Kale Pesto Pizza

I know what you’re going to say. Enough with the kale trend already people, no one likes kale.  And well, it’s true.  Kale can be a pretty rough vegetable to eat.  It’s very tough, it’s kind of bitter, and lord knows if I see another ‘kale chip’ or someone convincing me to put it into a smoothie… it’s become so cliche it’s gone way past the point of being trendy.

But here’s another thing about kale that I’ve come to accept- it’s cheap.  And as we are in the midst of January, kale is also seasonal, which is something though hard to do at times (especially in the winter when you’re just plain over root vegetables and desperate for blueberries) I try to follow as much as possible.


At home we make as much as we can ourselves. Firstly I’ve got an almost one-year-old daughter with some food allergies, so I feel better knowing exactly what I’m giving her.  Plus after watching the documentary ‘Fed Up’ and various others we have become all too aware of the numerous ways additional sugars can show up in foods you buy weekly (jarred sauces, breads, cereals etc.). Not that we have cut sugar out of our lives by any means, but we wanted to save our substantial sugar consumption for when it is an acknowledged splurge or special occasion.  We want what we eat, no matter what it is, it to be a decision we make consciously, rather than just a profitable choice made by someone else us.


Because of all of these reasons and more when it comes to pizza, rather than phoning up our local Dominoes we do a mostly-homemade version.  Since discovering a pre-made frozen wholemeal pizza dough, it has sparked the weekly ‘pizza night’ tradition.  Nell drags her stool around to the counter, dons her apron and assumes the role of ‘flour fairy’, preparing the counter (and floor) for the rolling of the dough.  I chop up the toppings and prepare the sauce, and then with her assistance, roll out our two beautifully thin crusted pizzas and place them on the trays.  We paint the dough with sauce, scatter our various toppings, then pop them in the oven, eating any stray toppings that went unused while the pizzas bubble and bake. Nick cuts the pizzas and they are wolfed down with enthusiasm. By making them ourselves not only has it become a lovely tradition with each person taking part (Isla well, at the moment she just sits on the floor and claps- soon baby girl, soon), but it means the girls are interested in trying the new foods they’ve scattered on the pies. Roasted cherry tomatoes, olives, roasted peppers, and most recently; kale pesto are amongst new favourites.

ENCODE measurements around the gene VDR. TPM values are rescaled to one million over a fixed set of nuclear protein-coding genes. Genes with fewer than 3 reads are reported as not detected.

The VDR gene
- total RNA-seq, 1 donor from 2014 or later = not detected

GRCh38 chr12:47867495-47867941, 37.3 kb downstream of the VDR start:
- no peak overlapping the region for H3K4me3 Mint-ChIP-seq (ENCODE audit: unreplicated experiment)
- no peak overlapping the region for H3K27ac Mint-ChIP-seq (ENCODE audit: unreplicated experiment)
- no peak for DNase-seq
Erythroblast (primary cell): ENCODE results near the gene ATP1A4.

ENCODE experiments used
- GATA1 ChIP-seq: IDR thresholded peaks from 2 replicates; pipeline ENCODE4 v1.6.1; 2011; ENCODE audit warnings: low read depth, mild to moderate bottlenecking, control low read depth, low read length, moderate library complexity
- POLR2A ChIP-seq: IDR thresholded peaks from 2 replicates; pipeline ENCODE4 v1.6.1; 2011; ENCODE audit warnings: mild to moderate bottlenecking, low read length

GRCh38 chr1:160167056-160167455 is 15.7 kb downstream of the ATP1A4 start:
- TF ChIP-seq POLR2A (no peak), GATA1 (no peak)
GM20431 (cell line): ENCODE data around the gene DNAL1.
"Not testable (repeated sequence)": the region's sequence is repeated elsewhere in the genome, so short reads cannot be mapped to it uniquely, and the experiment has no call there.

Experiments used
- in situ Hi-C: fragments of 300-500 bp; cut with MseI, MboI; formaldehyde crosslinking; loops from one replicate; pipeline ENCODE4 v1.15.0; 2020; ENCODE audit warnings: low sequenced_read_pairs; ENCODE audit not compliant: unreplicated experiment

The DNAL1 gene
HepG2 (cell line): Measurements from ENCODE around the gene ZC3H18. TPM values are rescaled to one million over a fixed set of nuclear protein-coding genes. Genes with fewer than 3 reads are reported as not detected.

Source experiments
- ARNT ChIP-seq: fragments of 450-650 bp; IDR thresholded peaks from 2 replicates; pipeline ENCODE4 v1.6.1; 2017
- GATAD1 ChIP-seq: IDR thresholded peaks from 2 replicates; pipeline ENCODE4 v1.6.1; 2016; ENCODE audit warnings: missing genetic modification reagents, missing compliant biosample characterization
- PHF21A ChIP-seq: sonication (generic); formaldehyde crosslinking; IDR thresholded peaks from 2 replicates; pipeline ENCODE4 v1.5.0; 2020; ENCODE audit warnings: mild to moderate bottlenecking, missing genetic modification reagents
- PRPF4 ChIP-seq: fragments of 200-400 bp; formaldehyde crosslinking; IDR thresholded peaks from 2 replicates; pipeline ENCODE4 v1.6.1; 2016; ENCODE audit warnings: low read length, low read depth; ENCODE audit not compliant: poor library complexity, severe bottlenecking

Kale Pesto- inspired from this Food 52 recipe


2 bunches (about two cups) kale, stems removed and roughly chopped

1 yellow onion, diced

5 cloves garlic, roughly chopped

2 tablespoons Dijon mustard

2 tablespoons white vinegar

1 cup freshly grated Parmesan cheese

Juice of 1/2 a lemon

Kosher salt and pepper

2 tablespoons olive oil

3/4 cup olive oil

  • Heat a large saute pan over medium heat. Add 2 tablespoons of olive oil, onion, salt, and pepper and cook for about 5 minutes until your onions are soft. Then add your garlic and cook for a further 2-3 minutes so as not to burn it. Next, add the kale and 2 tablespoons of Dijon mustard. Cover and let steam and cook for 8-10 minutes, until the kale is soft.
  • In a food processor (or blender in a pinch as I did- my processor is too small), pulse together the parmesan cheese, lemon juice, white vinegar, kale mixture, and a dash of salt and pepper about 8 times. Blend everything together as you pour 3/4 cup olive oil into the food processor in a slow, steady stream. If using a blender you may also need a few small splashes of water to get things going. Taste and adjust salt and pepper as necessary.
  • Making this amount of pesto in one go is great.  I had plenty for our pizza, plus a nice jar of it for the week, and two small zip lock bags for the freezer.  I’ve cut out the need to buy the pre-made stuff for convenience AND added an extra veggie to whatever we’re using the pesto with.  Totally worth the effort in my opinion
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